public diplomacy

Tribute to a Wonderful Public Diplomat: Ambassador Sam Lewis

“Hello Schmuel,” I used to say to Sam Lewis, which made him laugh. The former U.S. Ambassador to Israel (1977) was not Jewish, but he remained a lifelong friend of Israel and of Jews and a friend of Palestinians—the ultimate public diplomat. He was a peacemaker—a man who bridged cultures, religions, histories and believed deeply in the power of negotiations to end stalemates and deadlocks. He devoted his life to the Middle East and resolution of the Israeli-Palestinian conflict and he understood the power of people to move policies.

Moshe Dayan, former Foreign Minister of Israel, greets U.S. Ambassador Samuel Lewis at the New Year (Rosh Hashana) reception of the President of Israel for the Diplomatic Corps, September 9, 1977. Credit:

Moshe Dayan (right), former Foreign Minister of Israel, greets U.S. Ambassador Samuel Lewis (left) at the New Year (Rosh Hashana) reception of the President of Israel for the Diplomatic Corps, September 9, 1977. Credit:

Sam Lewis died today at the age of 84. He was born October 1, 1930, in Houston, Tex. He received an A.B. degree from Yale University in 1952 and an M.A. from Johns Hopkins University in 1954. He joined the Foreign Service in 1954 and served as consular officer at Naples. From 1955 to 1959, he was a political officer and acting principal officer in Florence. Sam went on to great heights—Assistant Secretary of State for International Organizations, head of State Department Planning, and then President of the United States Institute of Peace where he remains a revered figure.

What I will miss about Sam Lewis is not just his gift of diplomacy and his ability to reach out to publics across divides. I will miss his smile, his laugh, his wit, and his wisdom. To me, Sam Lewis remains “Schmuel,” — a Mensch and a mentor—and will be sorely missed. My heartfelt sympathies to his wife, Sally, and his family which includes many nations and people.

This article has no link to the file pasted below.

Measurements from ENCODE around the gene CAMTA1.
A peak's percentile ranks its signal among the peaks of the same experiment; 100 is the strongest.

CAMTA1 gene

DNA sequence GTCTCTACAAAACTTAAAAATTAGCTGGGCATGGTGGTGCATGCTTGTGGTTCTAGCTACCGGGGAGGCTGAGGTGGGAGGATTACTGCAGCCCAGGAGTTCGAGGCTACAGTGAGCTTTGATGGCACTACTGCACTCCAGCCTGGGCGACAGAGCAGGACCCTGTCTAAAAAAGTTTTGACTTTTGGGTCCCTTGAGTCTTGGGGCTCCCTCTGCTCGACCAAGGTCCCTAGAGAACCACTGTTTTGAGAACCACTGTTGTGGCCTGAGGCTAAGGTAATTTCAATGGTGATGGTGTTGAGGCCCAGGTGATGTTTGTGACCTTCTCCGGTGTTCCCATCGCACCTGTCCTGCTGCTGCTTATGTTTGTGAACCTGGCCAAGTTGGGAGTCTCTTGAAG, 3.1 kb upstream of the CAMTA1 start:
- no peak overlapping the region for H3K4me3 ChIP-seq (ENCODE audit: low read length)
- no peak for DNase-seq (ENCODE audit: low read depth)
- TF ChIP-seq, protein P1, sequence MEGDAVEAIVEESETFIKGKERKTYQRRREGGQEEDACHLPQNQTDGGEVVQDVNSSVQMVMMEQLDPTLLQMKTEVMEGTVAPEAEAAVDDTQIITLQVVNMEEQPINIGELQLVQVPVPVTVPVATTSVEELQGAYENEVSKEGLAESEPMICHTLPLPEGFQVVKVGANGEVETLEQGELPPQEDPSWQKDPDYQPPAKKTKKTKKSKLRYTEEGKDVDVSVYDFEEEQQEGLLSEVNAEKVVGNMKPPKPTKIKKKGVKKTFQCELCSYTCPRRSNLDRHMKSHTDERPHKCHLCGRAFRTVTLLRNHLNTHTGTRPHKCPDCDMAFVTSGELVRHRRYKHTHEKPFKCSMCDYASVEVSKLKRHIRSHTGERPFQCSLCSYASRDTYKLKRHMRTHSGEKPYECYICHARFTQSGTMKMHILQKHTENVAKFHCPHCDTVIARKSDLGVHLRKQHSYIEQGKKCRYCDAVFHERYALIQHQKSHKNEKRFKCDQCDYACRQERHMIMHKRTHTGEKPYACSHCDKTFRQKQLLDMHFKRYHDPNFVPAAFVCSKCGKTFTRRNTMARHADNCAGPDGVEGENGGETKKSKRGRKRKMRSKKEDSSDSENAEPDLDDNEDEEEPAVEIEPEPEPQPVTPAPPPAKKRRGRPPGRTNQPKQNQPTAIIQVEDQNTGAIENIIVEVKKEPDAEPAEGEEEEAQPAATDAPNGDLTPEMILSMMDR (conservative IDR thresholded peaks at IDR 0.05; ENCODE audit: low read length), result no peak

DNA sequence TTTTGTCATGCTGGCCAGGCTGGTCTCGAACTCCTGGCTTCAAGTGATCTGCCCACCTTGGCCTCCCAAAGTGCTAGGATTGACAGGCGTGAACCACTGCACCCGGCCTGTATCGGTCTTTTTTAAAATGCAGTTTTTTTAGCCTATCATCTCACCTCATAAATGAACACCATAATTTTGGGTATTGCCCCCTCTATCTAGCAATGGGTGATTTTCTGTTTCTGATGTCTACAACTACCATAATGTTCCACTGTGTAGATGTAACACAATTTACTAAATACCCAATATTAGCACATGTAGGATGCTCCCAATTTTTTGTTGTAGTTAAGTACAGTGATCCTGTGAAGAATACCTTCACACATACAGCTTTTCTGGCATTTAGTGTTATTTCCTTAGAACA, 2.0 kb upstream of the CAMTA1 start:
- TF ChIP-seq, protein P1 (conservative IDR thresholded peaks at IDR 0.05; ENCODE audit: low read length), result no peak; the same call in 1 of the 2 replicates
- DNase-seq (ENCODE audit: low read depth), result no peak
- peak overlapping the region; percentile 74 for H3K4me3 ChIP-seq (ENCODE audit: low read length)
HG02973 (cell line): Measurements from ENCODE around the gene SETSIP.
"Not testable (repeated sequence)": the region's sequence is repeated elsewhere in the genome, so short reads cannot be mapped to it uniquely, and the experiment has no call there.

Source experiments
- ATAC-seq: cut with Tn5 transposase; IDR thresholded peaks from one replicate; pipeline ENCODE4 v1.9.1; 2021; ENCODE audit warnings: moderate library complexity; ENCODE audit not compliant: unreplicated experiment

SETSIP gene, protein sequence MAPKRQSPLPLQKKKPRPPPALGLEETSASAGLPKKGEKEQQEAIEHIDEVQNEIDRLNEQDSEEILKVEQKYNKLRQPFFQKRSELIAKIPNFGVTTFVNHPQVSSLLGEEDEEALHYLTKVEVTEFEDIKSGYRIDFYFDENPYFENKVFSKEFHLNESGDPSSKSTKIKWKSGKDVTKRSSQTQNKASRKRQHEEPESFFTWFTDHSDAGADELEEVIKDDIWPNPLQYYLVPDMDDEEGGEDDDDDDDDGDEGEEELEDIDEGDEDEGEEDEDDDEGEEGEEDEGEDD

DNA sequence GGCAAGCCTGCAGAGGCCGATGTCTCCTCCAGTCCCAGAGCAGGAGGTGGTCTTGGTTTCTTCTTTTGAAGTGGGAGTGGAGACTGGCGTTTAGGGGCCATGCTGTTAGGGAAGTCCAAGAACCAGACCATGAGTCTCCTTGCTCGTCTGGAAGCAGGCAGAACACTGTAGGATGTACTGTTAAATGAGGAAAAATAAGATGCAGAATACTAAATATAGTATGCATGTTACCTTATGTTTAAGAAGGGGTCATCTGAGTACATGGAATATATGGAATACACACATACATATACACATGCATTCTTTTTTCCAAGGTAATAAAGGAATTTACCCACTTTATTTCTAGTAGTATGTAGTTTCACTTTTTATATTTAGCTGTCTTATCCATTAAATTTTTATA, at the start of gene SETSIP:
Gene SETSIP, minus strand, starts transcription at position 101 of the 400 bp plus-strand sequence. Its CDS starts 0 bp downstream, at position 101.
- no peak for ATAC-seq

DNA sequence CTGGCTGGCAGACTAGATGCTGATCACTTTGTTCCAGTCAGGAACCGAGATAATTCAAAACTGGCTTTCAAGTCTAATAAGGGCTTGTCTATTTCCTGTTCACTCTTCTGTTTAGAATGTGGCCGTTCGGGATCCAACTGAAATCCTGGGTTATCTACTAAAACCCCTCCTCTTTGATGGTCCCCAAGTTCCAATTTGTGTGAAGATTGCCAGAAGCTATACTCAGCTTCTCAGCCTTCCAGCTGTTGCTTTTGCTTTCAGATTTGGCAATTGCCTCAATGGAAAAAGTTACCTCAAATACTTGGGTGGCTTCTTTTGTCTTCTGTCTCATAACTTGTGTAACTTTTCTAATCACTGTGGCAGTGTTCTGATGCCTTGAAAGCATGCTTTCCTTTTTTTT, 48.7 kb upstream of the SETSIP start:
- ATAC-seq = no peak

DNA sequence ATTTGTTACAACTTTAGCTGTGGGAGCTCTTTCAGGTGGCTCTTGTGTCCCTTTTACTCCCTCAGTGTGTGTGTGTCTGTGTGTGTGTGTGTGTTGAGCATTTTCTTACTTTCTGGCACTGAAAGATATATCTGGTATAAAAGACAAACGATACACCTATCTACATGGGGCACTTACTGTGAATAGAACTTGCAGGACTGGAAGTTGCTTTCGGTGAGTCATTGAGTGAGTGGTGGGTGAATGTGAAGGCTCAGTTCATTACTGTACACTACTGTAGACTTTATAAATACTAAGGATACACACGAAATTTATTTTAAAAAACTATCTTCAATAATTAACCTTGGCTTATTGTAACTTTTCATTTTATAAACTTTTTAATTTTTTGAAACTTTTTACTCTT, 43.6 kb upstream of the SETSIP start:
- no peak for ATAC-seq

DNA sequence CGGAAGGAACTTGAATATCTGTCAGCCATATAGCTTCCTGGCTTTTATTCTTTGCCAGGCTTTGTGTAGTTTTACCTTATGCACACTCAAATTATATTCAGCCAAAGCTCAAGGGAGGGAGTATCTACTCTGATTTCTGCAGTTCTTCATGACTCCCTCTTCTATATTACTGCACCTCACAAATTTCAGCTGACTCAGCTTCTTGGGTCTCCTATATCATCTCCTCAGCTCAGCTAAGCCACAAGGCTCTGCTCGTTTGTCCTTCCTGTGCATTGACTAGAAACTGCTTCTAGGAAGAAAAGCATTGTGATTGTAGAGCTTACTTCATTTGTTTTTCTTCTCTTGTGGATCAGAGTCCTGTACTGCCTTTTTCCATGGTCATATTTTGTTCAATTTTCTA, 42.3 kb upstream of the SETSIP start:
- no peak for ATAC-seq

About Tara Sonenshine

Tara Sonenshine is a distinguished fellow at The George Washington University's School of Media and Public Affairs. Previously, she served as Under Secretary of State for Public Diplomacy and Public Affairs, as well as Executive Vice President of the U.S. Institute for Peace.


2 thoughts on “Tribute to a Wonderful Public Diplomat: Ambassador Sam Lewis

  1. I will only add to Gene’s comments wise and valuable remarks by saying that Sam met everyone at “Eye Level” without airs and had that rare ability to make everyone feel that they were the most important person in the world whilst talking to him.
    He was my Diving Student and the for many more years my Diving Buddy and dear, dear friend. His passing is not only a great loss to Sallie, Grace and Richard but to all who knew him and who had the honor and privilege to call him a friend.

    Posted by Howard Rosenstein | March 15, 2014, 2:54 pm
  2. Sam and I first met when we were students at Johns Hopkins School of Advanced International Studies. Both of us hailing from Texas (he unfortunately from Houston and I from Dallas), we soon became fast friends. It was a friendship that would last sixty-two years, even though we were often in different parts of the world. After we both retired, our families continued to be close friends, and he and I embarked on numerous adventures together. One of our most notable outings was retracing the steps of the Lewis and Clark expedition (Sam always claimed Merriwether Lewis as a fore bearer) by car, bus, ship, horseback, foot, and canoe — the last involving us as subjects of a Montana search and rescue mission. Sam and Sallie were my ideal couple: loving, generous, outgoing, completely without airs despite traveling in a rarefied atmosphere. Sam distinguished himself as a talented diplomat devoted to peace. He also was a wonderful human being and a treasured friend and companion whom I will miss terribly.

    Posted by Gene Reese | March 12, 2014, 11:31 pm

Leave a Reply

Fill in your details below or click an icon to log in: Logo

You are commenting using your account. Log Out /  Change )

Google+ photo

You are commenting using your Google+ account. Log Out /  Change )

Twitter picture

You are commenting using your Twitter account. Log Out /  Change )

Facebook photo

You are commenting using your Facebook account. Log Out /  Change )

Connecting to %s

IPDGC’s twitter feed